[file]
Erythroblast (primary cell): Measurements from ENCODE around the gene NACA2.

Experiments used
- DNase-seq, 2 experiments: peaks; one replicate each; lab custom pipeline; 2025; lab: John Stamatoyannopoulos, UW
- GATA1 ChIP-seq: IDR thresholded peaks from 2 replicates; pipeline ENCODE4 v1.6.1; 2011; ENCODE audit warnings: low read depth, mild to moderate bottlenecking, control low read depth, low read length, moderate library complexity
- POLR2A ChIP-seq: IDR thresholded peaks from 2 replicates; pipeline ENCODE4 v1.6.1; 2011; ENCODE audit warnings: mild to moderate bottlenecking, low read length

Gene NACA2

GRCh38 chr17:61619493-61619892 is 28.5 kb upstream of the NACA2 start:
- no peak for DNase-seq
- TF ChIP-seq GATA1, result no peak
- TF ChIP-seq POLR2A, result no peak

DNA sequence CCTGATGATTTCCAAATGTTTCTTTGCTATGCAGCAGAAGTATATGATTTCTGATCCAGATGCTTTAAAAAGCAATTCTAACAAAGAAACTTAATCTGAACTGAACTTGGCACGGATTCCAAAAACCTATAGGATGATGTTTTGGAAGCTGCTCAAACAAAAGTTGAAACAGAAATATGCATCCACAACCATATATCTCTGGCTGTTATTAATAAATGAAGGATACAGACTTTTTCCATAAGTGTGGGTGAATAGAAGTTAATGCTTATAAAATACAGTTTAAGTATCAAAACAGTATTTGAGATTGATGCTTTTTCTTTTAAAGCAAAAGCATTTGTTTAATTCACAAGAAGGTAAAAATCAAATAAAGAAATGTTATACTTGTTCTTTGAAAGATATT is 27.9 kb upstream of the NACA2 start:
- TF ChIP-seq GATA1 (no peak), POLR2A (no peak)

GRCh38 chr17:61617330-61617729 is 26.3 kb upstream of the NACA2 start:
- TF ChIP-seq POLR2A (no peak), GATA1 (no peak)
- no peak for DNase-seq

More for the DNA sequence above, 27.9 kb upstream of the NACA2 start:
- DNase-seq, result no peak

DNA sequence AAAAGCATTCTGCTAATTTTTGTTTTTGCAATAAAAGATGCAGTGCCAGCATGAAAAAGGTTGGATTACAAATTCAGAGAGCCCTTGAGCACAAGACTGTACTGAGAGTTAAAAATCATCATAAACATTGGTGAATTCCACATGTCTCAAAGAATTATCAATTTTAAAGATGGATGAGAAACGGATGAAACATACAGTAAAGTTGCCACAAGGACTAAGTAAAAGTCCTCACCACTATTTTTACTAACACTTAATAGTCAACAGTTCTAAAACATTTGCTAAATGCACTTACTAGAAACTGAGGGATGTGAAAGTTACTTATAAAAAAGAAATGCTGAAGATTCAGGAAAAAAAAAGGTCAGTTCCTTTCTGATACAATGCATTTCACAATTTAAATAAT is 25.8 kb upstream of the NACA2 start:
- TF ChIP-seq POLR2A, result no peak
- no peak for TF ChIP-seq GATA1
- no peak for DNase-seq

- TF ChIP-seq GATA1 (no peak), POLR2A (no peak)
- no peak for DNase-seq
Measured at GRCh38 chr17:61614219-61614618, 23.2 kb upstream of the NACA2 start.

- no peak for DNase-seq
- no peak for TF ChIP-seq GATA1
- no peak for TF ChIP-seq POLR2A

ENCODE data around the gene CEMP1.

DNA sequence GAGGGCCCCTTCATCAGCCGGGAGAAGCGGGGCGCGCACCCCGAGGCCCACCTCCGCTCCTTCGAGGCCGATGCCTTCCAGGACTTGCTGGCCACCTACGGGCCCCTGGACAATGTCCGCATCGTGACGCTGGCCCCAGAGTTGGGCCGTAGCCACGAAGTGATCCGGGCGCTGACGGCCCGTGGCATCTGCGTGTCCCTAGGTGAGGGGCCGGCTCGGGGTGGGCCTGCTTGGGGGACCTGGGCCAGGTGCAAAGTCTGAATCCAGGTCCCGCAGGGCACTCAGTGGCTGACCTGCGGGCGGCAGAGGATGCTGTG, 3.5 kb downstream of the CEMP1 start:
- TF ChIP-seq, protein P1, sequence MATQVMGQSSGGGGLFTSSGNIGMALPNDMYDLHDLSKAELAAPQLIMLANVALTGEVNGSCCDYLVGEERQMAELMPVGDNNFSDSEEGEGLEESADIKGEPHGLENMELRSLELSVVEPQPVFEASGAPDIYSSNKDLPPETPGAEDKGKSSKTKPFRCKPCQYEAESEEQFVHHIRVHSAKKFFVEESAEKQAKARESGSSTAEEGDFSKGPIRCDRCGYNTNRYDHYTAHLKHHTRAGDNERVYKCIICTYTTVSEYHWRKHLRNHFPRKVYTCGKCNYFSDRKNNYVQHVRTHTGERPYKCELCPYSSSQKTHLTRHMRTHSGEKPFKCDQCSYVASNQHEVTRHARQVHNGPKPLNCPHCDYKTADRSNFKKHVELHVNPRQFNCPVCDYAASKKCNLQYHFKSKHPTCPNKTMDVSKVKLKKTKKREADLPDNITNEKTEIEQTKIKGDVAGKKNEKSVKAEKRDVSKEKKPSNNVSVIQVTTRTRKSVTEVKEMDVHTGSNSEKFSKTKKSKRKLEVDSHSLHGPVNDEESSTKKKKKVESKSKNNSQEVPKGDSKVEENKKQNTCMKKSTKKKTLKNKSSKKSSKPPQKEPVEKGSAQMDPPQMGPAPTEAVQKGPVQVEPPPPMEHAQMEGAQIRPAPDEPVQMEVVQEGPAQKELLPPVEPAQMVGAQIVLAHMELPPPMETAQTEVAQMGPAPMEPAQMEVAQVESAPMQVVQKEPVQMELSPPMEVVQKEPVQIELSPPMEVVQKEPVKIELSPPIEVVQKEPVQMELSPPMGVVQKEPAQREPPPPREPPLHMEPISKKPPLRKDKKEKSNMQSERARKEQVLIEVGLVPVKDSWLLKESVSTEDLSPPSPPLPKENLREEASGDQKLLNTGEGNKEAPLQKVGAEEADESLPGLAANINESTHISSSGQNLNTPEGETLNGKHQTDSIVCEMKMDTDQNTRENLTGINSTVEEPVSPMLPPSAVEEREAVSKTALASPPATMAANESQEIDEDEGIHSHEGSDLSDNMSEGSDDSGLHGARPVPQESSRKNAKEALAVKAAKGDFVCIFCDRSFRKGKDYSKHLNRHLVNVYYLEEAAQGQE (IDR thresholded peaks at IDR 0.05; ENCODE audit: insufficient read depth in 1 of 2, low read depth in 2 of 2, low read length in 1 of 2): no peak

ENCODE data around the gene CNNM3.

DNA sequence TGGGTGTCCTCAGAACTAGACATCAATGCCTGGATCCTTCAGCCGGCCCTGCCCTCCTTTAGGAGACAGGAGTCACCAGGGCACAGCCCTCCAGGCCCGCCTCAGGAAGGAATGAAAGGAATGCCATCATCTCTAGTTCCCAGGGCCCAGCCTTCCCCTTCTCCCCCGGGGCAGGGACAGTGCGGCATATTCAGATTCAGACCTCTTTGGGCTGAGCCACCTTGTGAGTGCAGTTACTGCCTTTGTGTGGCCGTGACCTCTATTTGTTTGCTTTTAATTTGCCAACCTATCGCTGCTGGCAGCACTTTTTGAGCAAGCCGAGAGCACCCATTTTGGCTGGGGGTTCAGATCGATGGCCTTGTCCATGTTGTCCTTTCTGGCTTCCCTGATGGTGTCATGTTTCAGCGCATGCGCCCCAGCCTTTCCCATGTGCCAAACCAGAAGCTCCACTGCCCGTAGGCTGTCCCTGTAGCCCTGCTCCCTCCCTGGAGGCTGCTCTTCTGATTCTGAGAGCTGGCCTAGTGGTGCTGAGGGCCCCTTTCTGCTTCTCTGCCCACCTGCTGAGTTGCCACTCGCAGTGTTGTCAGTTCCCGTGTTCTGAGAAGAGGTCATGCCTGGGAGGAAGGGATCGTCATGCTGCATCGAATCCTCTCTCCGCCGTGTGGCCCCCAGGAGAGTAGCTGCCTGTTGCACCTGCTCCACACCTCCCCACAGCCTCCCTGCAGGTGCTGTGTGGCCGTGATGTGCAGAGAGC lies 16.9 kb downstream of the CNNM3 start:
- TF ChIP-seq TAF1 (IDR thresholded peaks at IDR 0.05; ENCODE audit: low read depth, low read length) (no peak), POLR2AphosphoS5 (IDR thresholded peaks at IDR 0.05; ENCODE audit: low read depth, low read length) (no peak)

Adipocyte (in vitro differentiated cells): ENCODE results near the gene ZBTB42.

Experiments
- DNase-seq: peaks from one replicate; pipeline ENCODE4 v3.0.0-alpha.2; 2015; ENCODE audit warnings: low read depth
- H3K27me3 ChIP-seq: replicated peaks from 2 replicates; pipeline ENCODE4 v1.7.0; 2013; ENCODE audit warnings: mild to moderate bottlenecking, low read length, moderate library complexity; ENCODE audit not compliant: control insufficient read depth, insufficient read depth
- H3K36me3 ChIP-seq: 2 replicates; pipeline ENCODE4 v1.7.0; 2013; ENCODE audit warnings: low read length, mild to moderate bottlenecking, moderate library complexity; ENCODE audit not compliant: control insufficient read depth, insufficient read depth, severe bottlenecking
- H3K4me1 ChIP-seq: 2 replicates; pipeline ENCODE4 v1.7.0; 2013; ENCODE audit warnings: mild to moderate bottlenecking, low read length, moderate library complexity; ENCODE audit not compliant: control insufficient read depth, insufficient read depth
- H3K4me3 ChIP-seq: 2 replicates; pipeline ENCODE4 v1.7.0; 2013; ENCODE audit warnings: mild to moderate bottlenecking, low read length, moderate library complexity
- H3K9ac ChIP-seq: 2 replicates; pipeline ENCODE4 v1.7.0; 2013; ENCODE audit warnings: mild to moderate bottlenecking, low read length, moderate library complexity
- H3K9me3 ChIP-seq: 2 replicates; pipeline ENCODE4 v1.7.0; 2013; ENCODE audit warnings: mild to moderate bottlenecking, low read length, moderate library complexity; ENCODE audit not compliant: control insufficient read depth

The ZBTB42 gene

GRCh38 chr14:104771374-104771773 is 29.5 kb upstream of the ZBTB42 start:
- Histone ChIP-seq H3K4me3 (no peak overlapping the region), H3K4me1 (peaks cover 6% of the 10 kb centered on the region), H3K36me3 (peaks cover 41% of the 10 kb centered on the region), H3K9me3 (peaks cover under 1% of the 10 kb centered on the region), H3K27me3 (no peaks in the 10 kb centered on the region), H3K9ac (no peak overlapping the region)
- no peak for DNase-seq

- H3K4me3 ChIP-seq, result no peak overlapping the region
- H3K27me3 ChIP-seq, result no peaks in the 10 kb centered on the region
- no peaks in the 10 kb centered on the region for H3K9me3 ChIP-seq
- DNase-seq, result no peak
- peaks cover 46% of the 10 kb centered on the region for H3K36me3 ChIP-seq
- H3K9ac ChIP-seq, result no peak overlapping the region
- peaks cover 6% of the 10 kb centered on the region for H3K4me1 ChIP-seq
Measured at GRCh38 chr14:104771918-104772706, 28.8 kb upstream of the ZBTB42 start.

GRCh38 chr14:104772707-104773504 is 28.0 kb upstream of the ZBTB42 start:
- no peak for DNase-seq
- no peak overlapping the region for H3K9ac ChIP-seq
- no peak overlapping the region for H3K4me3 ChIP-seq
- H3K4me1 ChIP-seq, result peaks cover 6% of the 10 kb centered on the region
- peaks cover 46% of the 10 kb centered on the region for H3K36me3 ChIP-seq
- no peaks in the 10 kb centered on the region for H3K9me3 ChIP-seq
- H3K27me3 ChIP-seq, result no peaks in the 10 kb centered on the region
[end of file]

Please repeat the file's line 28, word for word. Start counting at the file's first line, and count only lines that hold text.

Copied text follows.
ENCODE data around the gene CEMP1.